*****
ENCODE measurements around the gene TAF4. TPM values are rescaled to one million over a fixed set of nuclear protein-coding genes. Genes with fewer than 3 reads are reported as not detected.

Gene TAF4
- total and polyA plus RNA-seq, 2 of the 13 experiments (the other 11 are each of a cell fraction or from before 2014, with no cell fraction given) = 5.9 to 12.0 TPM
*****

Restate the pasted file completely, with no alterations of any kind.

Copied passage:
ENCODE measurements around the gene TAF4. TPM values are rescaled to one million over a fixed set of nuclear protein-coding genes. Genes with fewer than 3 reads are reported as not detected.

Gene TAF4
- total and polyA plus RNA-seq, 2 of the 13 experiments (the other 11 are each of a cell fraction or from before 2014, with no cell fraction given) = 5.9 to 12.0 TPM